2Ca(OH) +Br 2CaOBr+2H O Example 3 A gas mixture consisting of about 0.5 p.p.m. S and the balance of dry nitrogen was prepared. The exact S0 concentration of this mixture was determined with a Beckman Model 906 S0 Analyzer, which is a modified Hersch ozone analyzer. More specifically, the S0 analyzer includes a third electrode whereat a constant halogen level is electrolytically generated. The S0 entering the analyzer reduces the halogen level, thus altering the current output of the analyzer as a function of the rate of S0 delivered thereto. The S0 analyzer indicated a sample registering 55 on an 0.5 p.p.m. full scale range or a concentration of .275 p.p.m. S0 The test was run for approximately twenty-five minutes at which time the sample was shut off with the Model 906 S0 Analyzer allowed to return to a zero base line. After about twenty minutes, a scrubber tube containing two to three grams of Ca(OH) was inserted before the analyzer and the S0 was allowed to flow through this tube to the analyzer. The Model 906 S0 Analyzer indicated an increase of about four divisions on the same 0.5 p.p.m. range scale mentioned earlier or an indication of .020 p.p.m. S0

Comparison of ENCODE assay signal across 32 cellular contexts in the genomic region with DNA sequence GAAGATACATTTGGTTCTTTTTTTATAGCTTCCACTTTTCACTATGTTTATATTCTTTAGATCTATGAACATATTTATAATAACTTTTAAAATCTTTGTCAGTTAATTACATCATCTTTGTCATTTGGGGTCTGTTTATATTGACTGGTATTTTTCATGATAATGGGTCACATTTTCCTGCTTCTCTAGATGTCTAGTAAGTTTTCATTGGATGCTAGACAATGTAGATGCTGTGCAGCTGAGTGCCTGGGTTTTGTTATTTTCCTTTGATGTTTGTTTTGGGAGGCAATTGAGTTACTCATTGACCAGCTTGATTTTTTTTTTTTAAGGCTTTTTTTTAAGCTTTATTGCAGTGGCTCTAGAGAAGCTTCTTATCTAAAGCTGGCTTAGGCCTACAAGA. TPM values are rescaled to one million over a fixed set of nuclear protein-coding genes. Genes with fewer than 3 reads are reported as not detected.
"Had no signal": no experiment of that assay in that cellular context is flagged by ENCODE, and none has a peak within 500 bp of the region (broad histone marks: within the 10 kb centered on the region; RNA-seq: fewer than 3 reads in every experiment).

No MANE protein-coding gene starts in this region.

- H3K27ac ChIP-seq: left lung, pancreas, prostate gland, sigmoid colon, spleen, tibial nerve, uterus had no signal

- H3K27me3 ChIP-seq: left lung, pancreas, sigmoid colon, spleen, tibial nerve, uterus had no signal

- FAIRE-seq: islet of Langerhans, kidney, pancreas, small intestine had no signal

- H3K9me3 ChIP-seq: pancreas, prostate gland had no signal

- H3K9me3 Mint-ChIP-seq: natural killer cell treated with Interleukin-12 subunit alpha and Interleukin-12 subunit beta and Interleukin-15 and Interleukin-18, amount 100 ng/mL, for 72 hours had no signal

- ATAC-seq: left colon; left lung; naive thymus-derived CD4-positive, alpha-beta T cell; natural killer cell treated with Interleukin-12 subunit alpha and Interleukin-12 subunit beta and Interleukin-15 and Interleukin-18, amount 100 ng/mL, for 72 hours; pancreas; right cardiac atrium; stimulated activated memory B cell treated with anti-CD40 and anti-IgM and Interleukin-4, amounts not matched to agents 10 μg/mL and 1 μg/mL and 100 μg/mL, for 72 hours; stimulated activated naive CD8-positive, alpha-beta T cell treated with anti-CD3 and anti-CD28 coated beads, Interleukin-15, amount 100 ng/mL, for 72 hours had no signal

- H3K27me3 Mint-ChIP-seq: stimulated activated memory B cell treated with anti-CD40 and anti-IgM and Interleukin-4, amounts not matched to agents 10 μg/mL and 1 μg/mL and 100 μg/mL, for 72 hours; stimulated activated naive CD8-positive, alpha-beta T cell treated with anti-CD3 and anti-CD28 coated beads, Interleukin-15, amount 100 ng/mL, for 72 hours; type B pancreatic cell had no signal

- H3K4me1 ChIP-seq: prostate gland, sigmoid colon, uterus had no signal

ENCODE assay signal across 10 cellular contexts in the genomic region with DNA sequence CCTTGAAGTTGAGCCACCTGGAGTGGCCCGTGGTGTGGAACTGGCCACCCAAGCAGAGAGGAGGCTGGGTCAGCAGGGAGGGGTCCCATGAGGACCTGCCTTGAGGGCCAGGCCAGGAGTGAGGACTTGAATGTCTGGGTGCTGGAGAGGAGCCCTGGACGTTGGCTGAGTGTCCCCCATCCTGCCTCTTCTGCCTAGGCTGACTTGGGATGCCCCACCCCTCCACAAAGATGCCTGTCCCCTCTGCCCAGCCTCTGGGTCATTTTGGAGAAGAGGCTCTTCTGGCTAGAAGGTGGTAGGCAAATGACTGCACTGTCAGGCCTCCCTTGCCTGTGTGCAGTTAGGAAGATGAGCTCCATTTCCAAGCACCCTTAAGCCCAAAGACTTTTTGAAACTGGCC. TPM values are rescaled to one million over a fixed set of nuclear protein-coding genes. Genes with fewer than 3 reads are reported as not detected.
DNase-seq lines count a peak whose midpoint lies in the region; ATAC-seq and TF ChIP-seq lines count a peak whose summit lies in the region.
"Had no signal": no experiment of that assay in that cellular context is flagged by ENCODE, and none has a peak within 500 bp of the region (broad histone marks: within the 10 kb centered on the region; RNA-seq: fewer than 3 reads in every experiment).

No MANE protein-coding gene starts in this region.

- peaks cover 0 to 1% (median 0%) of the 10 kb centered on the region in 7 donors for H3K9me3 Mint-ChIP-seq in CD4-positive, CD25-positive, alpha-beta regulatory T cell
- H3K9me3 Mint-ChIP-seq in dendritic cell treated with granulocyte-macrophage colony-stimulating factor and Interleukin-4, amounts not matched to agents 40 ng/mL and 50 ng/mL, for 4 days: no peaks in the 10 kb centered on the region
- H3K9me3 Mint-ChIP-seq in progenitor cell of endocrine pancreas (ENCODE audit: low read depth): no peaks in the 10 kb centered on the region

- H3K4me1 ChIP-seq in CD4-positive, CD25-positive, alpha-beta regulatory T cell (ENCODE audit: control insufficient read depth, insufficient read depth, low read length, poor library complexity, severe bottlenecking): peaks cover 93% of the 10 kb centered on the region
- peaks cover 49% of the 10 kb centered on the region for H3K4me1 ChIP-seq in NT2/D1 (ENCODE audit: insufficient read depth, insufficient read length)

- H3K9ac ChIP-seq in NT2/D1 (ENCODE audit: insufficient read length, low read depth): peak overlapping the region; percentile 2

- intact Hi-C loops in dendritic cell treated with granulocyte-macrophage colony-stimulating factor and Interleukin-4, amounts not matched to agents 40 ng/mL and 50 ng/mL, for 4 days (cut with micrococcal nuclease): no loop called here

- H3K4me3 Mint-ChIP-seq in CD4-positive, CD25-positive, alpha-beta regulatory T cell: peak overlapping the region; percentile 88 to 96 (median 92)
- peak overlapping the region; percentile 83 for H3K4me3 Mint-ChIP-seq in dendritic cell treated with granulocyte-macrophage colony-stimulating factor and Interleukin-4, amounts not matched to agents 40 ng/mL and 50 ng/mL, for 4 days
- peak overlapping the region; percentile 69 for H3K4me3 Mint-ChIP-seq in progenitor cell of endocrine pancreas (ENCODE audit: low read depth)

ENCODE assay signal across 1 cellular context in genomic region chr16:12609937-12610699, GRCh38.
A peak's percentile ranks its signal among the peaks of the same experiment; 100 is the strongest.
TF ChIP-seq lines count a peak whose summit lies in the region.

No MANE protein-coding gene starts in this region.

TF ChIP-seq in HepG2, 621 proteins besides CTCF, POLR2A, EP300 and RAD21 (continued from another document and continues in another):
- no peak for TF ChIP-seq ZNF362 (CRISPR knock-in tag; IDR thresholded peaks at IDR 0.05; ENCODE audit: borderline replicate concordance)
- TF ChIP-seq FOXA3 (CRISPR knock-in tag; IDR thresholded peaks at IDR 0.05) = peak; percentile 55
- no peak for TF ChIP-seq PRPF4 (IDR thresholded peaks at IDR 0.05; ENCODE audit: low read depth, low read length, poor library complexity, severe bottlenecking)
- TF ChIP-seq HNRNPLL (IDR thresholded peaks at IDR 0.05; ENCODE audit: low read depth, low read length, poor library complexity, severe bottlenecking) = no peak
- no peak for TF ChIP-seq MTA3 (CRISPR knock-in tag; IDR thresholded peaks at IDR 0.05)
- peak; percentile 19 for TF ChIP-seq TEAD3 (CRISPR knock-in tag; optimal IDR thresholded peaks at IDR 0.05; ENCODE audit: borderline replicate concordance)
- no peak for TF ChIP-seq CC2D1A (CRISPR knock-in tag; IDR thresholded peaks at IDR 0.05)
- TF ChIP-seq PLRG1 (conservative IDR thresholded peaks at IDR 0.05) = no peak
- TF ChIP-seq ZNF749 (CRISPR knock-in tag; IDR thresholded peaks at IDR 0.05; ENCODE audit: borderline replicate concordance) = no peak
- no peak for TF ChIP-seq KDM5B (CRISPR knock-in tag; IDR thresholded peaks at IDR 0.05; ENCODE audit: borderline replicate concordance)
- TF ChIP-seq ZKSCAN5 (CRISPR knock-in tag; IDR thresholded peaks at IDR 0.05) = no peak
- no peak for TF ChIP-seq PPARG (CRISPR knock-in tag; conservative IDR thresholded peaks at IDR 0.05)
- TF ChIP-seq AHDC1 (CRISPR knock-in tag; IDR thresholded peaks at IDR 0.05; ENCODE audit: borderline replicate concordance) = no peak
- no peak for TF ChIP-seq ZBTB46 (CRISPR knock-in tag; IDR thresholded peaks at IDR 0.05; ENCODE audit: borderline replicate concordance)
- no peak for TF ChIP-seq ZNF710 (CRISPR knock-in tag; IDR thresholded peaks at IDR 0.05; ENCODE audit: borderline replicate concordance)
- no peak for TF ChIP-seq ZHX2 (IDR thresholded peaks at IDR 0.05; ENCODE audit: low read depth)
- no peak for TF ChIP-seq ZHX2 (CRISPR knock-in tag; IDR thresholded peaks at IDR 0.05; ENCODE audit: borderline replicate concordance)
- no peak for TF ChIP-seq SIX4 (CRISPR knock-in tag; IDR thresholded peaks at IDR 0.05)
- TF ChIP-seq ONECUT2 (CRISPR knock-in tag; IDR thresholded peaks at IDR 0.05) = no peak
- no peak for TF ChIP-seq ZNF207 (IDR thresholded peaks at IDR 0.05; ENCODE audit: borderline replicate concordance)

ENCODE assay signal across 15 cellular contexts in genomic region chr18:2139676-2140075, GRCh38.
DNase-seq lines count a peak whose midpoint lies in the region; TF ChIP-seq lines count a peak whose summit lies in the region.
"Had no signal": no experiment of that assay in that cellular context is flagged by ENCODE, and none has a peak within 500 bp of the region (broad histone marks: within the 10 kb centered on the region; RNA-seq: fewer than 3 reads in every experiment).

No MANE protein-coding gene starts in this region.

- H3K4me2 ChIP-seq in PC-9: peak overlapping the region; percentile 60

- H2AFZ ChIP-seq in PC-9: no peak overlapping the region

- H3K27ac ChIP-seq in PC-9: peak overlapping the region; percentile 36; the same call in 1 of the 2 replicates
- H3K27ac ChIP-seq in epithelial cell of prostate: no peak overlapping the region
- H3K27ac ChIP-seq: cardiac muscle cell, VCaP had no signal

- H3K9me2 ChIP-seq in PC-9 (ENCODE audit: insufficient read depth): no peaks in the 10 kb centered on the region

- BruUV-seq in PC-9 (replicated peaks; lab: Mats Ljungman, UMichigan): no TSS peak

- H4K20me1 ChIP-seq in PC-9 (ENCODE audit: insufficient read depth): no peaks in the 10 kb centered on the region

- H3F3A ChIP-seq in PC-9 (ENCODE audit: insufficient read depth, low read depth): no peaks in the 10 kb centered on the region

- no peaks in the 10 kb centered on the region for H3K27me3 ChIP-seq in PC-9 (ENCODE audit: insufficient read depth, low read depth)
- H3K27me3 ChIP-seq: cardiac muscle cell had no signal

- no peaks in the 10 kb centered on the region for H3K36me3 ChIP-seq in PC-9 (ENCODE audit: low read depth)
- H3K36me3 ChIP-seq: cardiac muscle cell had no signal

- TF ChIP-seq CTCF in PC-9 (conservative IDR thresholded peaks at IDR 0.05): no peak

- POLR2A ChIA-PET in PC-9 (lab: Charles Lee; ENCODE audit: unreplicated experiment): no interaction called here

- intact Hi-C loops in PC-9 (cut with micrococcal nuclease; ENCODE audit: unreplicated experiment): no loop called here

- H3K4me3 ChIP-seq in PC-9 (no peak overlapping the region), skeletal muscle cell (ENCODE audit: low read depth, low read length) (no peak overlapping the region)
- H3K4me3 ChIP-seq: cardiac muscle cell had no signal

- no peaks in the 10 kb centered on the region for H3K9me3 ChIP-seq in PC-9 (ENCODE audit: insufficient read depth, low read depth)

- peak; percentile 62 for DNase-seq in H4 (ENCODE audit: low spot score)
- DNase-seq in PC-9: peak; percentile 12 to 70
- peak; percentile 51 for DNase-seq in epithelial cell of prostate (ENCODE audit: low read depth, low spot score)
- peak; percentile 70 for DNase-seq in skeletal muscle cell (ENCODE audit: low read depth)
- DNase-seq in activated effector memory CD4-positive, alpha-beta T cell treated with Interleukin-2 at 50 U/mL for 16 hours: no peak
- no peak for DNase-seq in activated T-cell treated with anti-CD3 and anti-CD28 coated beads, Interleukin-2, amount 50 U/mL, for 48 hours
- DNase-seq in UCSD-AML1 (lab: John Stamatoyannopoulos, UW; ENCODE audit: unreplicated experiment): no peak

Thus, a scrubber efficiency of about 92% for removing S0 was indicated and the reaction was as follows:

Ca(OH)z+SO CaSO -l-H O Example 4 A sample of approximately 5 p.p.m. of H 8 was prepared with the balance of dry nitrogen. The exact concentration was again determined by a Beckman Model 906 S0 Analyzer without the use of the selective scrubber. The sample was diluted by mixing 110 milliliters of the H 8 sample with 60 milliliters of filtered laboratory air. After about eleven minutes a reading of 84 on a 4 p.p.m. full scale was indicated. The H28 sample was shut off and the instrument placed at the zero base line. The Ca(OH) scrubber tube was then inserted 'between the H ys container and the Model 906 S0 Analyzer. Upon the initiation once again of the H 8 flow, there was no noticeable movement of the meter from the zero level for about a period of twenty minutes at which time the test was discontinued. Therefore, the calcium hydroxide scrubber had an efliciency of over 99% for removing H 8 and a reaction as follows: